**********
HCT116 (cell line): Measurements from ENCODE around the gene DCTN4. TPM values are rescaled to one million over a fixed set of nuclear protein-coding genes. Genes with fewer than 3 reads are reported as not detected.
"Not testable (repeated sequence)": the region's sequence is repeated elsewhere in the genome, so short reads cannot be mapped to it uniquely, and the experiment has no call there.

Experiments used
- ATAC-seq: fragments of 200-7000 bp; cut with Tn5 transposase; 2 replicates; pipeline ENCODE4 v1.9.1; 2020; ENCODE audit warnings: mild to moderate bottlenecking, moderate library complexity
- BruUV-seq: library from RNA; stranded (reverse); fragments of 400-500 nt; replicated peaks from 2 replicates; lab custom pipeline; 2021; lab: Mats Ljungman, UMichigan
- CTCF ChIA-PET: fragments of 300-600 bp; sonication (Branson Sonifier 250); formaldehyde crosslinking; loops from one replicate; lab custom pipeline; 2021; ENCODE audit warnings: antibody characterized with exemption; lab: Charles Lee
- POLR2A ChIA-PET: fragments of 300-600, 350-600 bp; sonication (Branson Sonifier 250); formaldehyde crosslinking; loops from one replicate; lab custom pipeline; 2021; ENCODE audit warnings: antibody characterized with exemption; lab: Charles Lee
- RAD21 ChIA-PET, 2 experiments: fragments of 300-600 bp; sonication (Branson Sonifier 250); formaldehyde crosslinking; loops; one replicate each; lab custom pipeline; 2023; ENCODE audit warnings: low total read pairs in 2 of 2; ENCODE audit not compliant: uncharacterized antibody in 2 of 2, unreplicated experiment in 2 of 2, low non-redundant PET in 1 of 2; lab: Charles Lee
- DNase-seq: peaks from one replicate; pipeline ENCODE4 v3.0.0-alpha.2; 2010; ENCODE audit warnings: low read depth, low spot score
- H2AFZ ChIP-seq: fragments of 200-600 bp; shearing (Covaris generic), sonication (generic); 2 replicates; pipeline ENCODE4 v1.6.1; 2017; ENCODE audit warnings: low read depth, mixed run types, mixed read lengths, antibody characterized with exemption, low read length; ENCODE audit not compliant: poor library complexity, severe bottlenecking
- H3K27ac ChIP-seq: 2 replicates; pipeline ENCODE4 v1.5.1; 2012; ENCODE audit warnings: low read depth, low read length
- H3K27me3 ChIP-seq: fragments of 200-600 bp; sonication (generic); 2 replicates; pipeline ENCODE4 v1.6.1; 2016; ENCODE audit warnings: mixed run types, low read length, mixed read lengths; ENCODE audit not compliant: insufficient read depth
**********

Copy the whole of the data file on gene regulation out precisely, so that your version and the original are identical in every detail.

HCT116 (cell line): Measurements from ENCODE around the gene DCTN4. TPM values are rescaled to one million over a fixed set of nuclear protein-coding genes. Genes with fewer than 3 reads are reported as not detected.
"Not testable (repeated sequence)": the region's sequence is repeated elsewhere in the genome, so short reads cannot be mapped to it uniquely, and the experiment has no call there.

Experiments used
- ATAC-seq: fragments of 200-7000 bp; cut with Tn5 transposase; 2 replicates; pipeline ENCODE4 v1.9.1; 2020; ENCODE audit warnings: mild to moderate bottlenecking, moderate library complexity
- BruUV-seq: library from RNA; stranded (reverse); fragments of 400-500 nt; replicated peaks from 2 replicates; lab custom pipeline; 2021; lab: Mats Ljungman, UMichigan
- CTCF ChIA-PET: fragments of 300-600 bp; sonication (Branson Sonifier 250); formaldehyde crosslinking; loops from one replicate; lab custom pipeline; 2021; ENCODE audit warnings: antibody characterized with exemption; lab: Charles Lee
- POLR2A ChIA-PET: fragments of 300-600, 350-600 bp; sonication (Branson Sonifier 250); formaldehyde crosslinking; loops from one replicate; lab custom pipeline; 2021; ENCODE audit warnings: antibody characterized with exemption; lab: Charles Lee
- RAD21 ChIA-PET, 2 experiments: fragments of 300-600 bp; sonication (Branson Sonifier 250); formaldehyde crosslinking; loops; one replicate each; lab custom pipeline; 2023; ENCODE audit warnings: low total read pairs in 2 of 2; ENCODE audit not compliant: uncharacterized antibody in 2 of 2, unreplicated experiment in 2 of 2, low non-redundant PET in 1 of 2; lab: Charles Lee
- DNase-seq: peaks from one replicate; pipeline ENCODE4 v3.0.0-alpha.2; 2010; ENCODE audit warnings: low read depth, low spot score
- H2AFZ ChIP-seq: fragments of 200-600 bp; shearing (Covaris generic), sonication (generic); 2 replicates; pipeline ENCODE4 v1.6.1; 2017; ENCODE audit warnings: low read depth, mixed run types, mixed read lengths, antibody characterized with exemption, low read length; ENCODE audit not compliant: poor library complexity, severe bottlenecking
- H3K27ac ChIP-seq: 2 replicates; pipeline ENCODE4 v1.5.1; 2012; ENCODE audit warnings: low read depth, low read length
- H3K27me3 ChIP-seq: fragments of 200-600 bp; sonication (generic); 2 replicates; pipeline ENCODE4 v1.6.1; 2016; ENCODE audit warnings: mixed run types, low read length, mixed read lengths; ENCODE audit not compliant: insufficient read depth